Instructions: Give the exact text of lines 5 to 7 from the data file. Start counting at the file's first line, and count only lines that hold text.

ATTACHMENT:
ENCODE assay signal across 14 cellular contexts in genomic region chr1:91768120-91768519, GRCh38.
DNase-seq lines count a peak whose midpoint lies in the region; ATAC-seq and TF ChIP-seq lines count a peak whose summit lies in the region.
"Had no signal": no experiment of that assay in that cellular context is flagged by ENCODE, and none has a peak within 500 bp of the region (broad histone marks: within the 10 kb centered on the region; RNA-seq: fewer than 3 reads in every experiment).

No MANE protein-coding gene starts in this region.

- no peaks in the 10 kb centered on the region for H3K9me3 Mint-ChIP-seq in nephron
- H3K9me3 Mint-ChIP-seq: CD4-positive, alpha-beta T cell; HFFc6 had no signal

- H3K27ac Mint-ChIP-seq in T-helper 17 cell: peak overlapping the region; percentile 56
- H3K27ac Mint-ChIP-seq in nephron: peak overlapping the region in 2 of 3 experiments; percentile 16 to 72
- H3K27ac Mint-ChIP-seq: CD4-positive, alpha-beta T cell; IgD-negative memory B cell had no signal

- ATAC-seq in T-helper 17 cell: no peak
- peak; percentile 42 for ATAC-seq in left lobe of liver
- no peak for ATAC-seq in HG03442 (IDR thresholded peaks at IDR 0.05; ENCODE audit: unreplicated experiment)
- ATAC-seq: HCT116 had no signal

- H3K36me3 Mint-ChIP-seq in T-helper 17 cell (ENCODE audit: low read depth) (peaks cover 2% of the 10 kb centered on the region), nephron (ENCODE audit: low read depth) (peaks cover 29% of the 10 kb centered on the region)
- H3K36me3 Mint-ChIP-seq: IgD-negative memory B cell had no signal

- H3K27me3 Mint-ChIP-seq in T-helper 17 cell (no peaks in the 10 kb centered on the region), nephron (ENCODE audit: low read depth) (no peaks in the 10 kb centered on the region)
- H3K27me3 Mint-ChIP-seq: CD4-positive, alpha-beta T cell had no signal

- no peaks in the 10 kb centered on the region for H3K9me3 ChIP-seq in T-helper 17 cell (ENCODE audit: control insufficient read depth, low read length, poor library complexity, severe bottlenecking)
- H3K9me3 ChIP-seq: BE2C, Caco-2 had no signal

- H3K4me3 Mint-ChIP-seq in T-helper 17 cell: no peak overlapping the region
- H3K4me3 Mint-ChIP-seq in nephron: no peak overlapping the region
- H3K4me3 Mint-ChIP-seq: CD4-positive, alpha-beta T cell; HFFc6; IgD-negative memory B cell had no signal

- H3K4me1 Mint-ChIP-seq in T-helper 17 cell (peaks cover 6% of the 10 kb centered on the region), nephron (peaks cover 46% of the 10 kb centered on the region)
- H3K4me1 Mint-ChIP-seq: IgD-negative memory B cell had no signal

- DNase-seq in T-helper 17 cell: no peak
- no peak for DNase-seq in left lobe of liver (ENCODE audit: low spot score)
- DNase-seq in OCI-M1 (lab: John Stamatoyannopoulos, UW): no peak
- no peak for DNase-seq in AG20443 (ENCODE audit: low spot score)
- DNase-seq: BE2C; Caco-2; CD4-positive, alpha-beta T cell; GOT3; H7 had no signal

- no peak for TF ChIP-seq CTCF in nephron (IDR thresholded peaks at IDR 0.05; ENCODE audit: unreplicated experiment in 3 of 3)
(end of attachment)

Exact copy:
- no peaks in the 10 kb centered on the region for H3K9me3 Mint-ChIP-seq in nephron
- H3K9me3 Mint-ChIP-seq: CD4-positive, alpha-beta T cell; HFFc6 had no signal

- H3K27ac Mint-ChIP-seq in T-helper 17 cell: peak overlapping the region; percentile 56